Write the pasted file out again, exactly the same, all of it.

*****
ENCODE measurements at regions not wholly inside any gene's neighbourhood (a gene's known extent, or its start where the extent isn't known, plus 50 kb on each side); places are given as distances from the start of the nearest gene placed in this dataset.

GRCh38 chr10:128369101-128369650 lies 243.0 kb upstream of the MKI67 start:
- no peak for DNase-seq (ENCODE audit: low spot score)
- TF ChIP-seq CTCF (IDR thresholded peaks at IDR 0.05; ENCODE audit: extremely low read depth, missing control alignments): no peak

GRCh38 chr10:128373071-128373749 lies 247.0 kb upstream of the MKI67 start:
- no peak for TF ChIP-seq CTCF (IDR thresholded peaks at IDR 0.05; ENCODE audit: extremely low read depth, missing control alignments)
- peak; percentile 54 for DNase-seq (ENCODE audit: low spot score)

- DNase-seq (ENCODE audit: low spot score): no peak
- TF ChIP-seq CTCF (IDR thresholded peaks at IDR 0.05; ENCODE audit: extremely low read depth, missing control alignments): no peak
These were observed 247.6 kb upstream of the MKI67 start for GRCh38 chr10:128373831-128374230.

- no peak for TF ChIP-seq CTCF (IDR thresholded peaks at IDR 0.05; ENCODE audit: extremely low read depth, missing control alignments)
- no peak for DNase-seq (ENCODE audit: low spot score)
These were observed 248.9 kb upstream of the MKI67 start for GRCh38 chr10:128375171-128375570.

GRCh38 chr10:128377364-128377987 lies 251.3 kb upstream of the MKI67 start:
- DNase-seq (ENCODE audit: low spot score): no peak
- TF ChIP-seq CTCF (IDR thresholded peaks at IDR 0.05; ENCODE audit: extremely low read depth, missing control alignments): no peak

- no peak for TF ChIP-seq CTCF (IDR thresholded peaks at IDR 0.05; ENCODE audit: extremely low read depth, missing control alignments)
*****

ENCODE measurements at regions not wholly inside any gene's neighbourhood (a gene's known extent, or its start where the extent isn't known, plus 50 kb on each side); places are given as distances from the start of the nearest gene placed in this dataset.

GRCh38 chr10:128369101-128369650 lies 243.0 kb upstream of the MKI67 start:
- no peak for DNase-seq (ENCODE audit: low spot score)
- TF ChIP-seq CTCF (IDR thresholded peaks at IDR 0.05; ENCODE audit: extremely low read depth, missing control alignments): no peak

GRCh38 chr10:128373071-128373749 lies 247.0 kb upstream of the MKI67 start:
- no peak for TF ChIP-seq CTCF (IDR thresholded peaks at IDR 0.05; ENCODE audit: extremely low read depth, missing control alignments)
- peak; percentile 54 for DNase-seq (ENCODE audit: low spot score)

- DNase-seq (ENCODE audit: low spot score): no peak
- TF ChIP-seq CTCF (IDR thresholded peaks at IDR 0.05; ENCODE audit: extremely low read depth, missing control alignments): no peak
These were observed 247.6 kb upstream of the MKI67 start for GRCh38 chr10:128373831-128374230.

- no peak for TF ChIP-seq CTCF (IDR thresholded peaks at IDR 0.05; ENCODE audit: extremely low read depth, missing control alignments)
- no peak for DNase-seq (ENCODE audit: low spot score)
These were observed 248.9 kb upstream of the MKI67 start for GRCh38 chr10:128375171-128375570.

GRCh38 chr10:128377364-128377987 lies 251.3 kb upstream of the MKI67 start:
- DNase-seq (ENCODE audit: low spot score): no peak
- TF ChIP-seq CTCF (IDR thresholded peaks at IDR 0.05; ENCODE audit: extremely low read depth, missing control alignments): no peak

- no peak for TF ChIP-seq CTCF (IDR thresholded peaks at IDR 0.05; ENCODE audit: extremely low read depth, missing control alignments)